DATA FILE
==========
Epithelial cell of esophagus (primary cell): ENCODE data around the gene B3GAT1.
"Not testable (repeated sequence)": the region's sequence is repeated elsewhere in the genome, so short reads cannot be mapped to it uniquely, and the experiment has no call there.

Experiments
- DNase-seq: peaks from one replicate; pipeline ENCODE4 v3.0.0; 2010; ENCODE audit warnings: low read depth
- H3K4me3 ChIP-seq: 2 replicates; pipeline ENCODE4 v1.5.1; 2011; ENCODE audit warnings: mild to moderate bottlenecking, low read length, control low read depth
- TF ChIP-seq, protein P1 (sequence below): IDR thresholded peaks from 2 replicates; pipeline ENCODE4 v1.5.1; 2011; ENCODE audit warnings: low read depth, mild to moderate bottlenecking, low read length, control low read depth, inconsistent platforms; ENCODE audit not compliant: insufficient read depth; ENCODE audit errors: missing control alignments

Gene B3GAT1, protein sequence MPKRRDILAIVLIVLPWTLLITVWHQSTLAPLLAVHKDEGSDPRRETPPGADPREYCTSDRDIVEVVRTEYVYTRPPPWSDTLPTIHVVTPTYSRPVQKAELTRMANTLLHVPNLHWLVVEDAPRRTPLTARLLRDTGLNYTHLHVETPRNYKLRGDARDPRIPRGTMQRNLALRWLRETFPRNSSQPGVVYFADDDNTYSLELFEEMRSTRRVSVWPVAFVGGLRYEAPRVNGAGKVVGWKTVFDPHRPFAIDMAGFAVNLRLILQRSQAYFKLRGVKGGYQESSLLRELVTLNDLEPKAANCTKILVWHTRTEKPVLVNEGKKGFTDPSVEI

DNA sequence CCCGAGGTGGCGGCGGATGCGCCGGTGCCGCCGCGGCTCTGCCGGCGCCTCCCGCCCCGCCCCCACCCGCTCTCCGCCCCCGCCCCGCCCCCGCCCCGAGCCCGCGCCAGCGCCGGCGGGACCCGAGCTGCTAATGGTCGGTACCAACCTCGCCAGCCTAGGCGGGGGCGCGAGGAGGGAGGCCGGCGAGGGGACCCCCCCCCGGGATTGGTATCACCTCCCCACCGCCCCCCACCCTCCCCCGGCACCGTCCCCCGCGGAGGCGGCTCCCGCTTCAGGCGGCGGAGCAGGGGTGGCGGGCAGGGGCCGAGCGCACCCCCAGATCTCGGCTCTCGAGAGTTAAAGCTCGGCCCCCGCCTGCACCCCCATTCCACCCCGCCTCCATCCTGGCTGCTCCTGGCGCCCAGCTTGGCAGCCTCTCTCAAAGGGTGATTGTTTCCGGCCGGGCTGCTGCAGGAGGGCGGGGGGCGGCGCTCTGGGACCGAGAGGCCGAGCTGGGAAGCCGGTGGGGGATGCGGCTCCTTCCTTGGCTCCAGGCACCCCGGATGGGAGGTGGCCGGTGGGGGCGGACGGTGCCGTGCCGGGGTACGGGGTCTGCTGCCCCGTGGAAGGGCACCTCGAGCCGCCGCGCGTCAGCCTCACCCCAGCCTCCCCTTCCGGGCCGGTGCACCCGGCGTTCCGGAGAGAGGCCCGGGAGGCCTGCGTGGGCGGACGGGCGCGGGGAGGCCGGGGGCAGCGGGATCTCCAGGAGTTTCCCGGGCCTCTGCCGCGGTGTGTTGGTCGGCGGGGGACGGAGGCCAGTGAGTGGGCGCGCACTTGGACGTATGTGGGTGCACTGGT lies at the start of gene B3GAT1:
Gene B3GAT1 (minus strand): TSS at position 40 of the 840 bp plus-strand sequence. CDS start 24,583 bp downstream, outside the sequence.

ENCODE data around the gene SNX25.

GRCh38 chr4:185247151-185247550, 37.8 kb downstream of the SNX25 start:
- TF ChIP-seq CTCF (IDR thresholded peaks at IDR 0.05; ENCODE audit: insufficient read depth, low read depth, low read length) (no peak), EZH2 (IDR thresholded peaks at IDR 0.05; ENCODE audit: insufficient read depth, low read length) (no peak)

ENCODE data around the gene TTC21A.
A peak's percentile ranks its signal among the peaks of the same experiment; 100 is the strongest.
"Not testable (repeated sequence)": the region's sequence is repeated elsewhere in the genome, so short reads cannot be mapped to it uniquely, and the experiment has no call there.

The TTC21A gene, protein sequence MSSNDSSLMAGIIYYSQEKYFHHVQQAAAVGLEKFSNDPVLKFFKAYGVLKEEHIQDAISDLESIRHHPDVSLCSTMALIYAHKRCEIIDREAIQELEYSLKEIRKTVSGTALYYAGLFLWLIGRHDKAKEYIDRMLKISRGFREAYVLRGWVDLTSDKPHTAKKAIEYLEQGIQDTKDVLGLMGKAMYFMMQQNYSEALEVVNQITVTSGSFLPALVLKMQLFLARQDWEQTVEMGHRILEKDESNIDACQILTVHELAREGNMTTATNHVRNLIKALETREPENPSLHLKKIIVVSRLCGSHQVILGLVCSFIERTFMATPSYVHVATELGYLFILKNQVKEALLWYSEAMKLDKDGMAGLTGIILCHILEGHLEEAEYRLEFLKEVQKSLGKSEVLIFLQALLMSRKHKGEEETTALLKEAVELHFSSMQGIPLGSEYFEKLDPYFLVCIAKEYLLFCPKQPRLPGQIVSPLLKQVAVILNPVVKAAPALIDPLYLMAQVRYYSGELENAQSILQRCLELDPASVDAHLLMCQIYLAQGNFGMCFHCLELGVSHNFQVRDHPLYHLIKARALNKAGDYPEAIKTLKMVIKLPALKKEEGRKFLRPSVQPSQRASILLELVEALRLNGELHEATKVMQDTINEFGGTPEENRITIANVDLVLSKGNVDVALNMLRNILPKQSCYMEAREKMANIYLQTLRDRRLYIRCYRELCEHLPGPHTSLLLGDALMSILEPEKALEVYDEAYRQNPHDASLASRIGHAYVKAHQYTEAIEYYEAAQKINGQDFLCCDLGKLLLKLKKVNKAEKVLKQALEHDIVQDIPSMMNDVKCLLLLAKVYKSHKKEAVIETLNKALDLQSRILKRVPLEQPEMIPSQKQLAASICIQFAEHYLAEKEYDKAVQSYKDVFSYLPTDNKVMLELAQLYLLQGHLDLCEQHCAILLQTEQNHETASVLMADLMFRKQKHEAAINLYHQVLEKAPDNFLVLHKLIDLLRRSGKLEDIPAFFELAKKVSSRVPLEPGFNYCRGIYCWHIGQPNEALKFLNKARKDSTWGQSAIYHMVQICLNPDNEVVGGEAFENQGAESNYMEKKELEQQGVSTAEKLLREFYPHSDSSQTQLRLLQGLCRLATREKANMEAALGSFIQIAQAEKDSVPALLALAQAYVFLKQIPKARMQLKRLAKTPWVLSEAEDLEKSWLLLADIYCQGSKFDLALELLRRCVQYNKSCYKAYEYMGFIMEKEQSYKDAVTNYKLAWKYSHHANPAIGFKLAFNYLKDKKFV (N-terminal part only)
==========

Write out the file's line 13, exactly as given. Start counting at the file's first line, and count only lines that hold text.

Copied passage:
ENCODE data around the gene TTC21A.